As introduced above, Zr salt may be beneficially used in a well treatment fluid. Zr salt exhibits known properties as a metal denaturant and/or bactericide in well treatment fluids susceptible to enzymatic or bacterial degradation of gelling agents, such as polymers (see, U.S. Pat. Pub. No. 2008/0287323 by Li et al.). Alternative uses of Zr salt are described herein.

A discussion of temperature stability for gelling agents affected by bottom hole temperature is introduced in the Background section above. Acid hydrolysis of polymer often increases with increasing temperature, resulting in a pH decrease in well treatment fluids with increasing placement depth. Zr salt, such as Zr(OH)4, may dissolve more readily as pH decreases in a well treatment fluid at depth. Accordingly, the presence of Zr salt may operate to stabilize fluid pH as Zr salt disassociates into Zr(IV) and hydroxide ions, or other components, counteracting a pH decrease. The stabilized pH then also increases viscosity stability, reducing acid hydrolysis.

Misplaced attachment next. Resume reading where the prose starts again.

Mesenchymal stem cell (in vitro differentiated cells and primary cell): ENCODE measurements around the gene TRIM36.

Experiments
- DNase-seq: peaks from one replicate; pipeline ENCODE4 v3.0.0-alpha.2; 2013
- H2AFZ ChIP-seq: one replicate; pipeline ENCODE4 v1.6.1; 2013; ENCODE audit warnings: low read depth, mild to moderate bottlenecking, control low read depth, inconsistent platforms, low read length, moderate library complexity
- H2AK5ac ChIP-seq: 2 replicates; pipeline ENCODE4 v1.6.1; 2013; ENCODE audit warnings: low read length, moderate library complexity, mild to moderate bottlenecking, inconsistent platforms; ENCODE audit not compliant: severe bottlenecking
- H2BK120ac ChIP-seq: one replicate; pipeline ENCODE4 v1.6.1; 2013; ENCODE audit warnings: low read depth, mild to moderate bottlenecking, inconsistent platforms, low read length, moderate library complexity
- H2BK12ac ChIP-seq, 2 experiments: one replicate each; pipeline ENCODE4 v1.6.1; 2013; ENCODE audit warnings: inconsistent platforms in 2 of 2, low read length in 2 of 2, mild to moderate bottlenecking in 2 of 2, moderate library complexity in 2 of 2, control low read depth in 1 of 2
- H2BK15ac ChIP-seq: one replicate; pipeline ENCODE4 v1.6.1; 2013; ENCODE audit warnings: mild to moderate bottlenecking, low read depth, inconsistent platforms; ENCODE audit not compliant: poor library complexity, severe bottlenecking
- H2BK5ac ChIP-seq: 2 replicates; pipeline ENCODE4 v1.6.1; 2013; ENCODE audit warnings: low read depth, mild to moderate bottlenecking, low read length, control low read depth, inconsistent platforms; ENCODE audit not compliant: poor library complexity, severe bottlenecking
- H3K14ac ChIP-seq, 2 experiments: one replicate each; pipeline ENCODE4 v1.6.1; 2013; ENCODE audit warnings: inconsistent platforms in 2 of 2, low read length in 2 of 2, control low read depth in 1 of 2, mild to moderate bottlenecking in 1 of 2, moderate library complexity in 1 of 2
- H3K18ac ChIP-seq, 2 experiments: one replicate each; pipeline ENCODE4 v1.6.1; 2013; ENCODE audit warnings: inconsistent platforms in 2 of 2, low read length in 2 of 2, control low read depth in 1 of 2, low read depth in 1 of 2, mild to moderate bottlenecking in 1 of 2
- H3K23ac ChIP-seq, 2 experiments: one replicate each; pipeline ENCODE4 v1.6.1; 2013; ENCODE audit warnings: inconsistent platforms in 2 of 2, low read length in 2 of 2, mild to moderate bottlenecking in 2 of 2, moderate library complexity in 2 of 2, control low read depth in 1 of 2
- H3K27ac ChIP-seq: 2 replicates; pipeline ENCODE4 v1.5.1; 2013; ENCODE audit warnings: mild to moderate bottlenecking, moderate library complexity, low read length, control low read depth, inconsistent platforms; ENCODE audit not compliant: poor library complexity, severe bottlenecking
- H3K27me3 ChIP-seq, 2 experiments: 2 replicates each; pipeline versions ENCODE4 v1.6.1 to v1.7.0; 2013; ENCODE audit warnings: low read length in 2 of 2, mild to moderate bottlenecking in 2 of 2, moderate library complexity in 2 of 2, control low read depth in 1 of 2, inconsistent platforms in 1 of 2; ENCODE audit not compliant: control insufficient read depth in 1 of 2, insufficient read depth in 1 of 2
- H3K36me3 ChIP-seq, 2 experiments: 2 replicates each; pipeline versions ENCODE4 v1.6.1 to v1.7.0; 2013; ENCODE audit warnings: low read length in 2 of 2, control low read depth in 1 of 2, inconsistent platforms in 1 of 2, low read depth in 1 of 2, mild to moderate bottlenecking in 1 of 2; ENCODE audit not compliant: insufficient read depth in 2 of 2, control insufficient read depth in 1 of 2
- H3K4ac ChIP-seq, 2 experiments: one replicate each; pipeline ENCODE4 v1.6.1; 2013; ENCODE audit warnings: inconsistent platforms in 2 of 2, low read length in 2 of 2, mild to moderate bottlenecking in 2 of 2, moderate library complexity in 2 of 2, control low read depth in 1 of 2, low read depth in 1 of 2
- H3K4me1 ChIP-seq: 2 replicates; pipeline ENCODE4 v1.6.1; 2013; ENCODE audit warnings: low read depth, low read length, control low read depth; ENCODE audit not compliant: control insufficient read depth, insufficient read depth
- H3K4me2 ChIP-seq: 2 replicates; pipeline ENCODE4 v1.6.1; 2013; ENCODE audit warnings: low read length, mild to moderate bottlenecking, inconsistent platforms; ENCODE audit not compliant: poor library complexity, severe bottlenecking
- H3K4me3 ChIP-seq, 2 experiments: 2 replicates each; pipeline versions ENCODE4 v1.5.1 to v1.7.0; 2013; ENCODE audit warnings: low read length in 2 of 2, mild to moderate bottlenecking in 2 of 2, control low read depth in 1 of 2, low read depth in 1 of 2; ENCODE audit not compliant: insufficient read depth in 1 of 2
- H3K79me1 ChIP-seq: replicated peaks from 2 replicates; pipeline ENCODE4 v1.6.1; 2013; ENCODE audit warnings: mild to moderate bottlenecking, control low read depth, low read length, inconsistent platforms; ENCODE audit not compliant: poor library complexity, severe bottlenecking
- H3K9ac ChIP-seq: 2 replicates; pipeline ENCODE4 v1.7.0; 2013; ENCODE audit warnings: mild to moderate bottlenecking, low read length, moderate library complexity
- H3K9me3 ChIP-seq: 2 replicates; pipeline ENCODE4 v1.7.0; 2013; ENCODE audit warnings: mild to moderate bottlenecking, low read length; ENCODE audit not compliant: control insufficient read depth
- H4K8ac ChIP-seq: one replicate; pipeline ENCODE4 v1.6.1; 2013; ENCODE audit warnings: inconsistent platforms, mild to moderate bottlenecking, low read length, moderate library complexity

The Zr salt additionally increases viscosity stability since the Zr(IV) ions may also contribute to crosslinking of the viscosifying agent. In a system susceptible to Zr crosslinking, Zr salt may thus serve a dual function.

Beneficially, even though well treatment fluids using produced water may be difficult to crosslink, observation indicates that Zr-based crosslinking systems may be compatible with use of produced water. Increasing hardness in produced water decreases suitability of using produced water, so hardness damage may be mitigated by keeping pH below about 9, such as below about 8, for example below about 7, including between about 6 and about 5, at least during crosslinking.